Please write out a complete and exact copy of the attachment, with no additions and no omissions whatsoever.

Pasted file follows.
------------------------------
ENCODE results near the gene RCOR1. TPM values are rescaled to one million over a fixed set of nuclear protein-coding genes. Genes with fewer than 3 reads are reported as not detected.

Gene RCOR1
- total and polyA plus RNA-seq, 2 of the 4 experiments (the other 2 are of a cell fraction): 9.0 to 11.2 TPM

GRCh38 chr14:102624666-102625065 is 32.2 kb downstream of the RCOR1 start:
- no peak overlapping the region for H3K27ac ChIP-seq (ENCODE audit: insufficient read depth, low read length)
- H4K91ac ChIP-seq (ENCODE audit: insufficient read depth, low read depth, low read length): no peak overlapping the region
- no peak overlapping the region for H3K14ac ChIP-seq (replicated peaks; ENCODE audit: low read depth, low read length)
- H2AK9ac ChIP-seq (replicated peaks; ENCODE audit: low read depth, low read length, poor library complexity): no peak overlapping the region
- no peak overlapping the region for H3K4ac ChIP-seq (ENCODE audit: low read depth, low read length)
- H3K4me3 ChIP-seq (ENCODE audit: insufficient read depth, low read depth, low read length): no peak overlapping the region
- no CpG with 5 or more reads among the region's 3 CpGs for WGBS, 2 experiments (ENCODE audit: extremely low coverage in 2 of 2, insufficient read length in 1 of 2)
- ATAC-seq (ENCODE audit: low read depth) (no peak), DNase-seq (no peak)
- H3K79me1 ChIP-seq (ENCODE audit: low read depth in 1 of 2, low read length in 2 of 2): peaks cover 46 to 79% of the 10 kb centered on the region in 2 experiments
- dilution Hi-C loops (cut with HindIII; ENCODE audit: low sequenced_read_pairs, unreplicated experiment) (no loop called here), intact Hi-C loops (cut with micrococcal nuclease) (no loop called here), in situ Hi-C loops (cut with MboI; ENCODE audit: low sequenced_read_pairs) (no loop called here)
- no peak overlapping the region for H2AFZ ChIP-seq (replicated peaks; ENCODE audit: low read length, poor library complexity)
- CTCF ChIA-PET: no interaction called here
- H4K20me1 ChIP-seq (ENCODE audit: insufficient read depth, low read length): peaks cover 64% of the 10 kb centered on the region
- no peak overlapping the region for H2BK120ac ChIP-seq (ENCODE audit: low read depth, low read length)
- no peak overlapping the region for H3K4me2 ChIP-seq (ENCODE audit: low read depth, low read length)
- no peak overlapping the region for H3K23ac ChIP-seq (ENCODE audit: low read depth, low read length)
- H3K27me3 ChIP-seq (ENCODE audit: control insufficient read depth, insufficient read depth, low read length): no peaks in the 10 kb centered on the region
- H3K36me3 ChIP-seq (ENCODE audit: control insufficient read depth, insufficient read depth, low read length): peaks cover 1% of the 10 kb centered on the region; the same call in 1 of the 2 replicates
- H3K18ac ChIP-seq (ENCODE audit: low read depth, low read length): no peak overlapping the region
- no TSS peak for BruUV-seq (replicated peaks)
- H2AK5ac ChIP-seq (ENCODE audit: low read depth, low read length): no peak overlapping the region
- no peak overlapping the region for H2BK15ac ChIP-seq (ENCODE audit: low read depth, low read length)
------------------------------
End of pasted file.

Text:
ENCODE results near the gene RCOR1. TPM values are rescaled to one million over a fixed set of nuclear protein-coding genes. Genes with fewer than 3 reads are reported as not detected.

Gene RCOR1
- total and polyA plus RNA-seq, 2 of the 4 experiments (the other 2 are of a cell fraction): 9.0 to 11.2 TPM

GRCh38 chr14:102624666-102625065 is 32.2 kb downstream of the RCOR1 start:
- no peak overlapping the region for H3K27ac ChIP-seq (ENCODE audit: insufficient read depth, low read length)
- H4K91ac ChIP-seq (ENCODE audit: insufficient read depth, low read depth, low read length): no peak overlapping the region
- no peak overlapping the region for H3K14ac ChIP-seq (replicated peaks; ENCODE audit: low read depth, low read length)
- H2AK9ac ChIP-seq (replicated peaks; ENCODE audit: low read depth, low read length, poor library complexity): no peak overlapping the region
- no peak overlapping the region for H3K4ac ChIP-seq (ENCODE audit: low read depth, low read length)
- H3K4me3 ChIP-seq (ENCODE audit: insufficient read depth, low read depth, low read length): no peak overlapping the region
- no CpG with 5 or more reads among the region's 3 CpGs for WGBS, 2 experiments (ENCODE audit: extremely low coverage in 2 of 2, insufficient read length in 1 of 2)
- ATAC-seq (ENCODE audit: low read depth) (no peak), DNase-seq (no peak)
- H3K79me1 ChIP-seq (ENCODE audit: low read depth in 1 of 2, low read length in 2 of 2): peaks cover 46 to 79% of the 10 kb centered on the region in 2 experiments
- dilution Hi-C loops (cut with HindIII; ENCODE audit: low sequenced_read_pairs, unreplicated experiment) (no loop called here), intact Hi-C loops (cut with micrococcal nuclease) (no loop called here), in situ Hi-C loops (cut with MboI; ENCODE audit: low sequenced_read_pairs) (no loop called here)
- no peak overlapping the region for H2AFZ ChIP-seq (replicated peaks; ENCODE audit: low read length, poor library complexity)
- CTCF ChIA-PET: no interaction called here
- H4K20me1 ChIP-seq (ENCODE audit: insufficient read depth, low read length): peaks cover 64% of the 10 kb centered on the region
- no peak overlapping the region for H2BK120ac ChIP-seq (ENCODE audit: low read depth, low read length)
- no peak overlapping the region for H3K4me2 ChIP-seq (ENCODE audit: low read depth, low read length)
- no peak overlapping the region for H3K23ac ChIP-seq (ENCODE audit: low read depth, low read length)
- H3K27me3 ChIP-seq (ENCODE audit: control insufficient read depth, insufficient read depth, low read length): no peaks in the 10 kb centered on the region
- H3K36me3 ChIP-seq (ENCODE audit: control insufficient read depth, insufficient read depth, low read length): peaks cover 1% of the 10 kb centered on the region; the same call in 1 of the 2 replicates
- H3K18ac ChIP-seq (ENCODE audit: low read depth, low read length): no peak overlapping the region
- no TSS peak for BruUV-seq (replicated peaks)
- H2AK5ac ChIP-seq (ENCODE audit: low read depth, low read length): no peak overlapping the region
- no peak overlapping the region for H2BK15ac ChIP-seq (ENCODE audit: low read depth, low read length)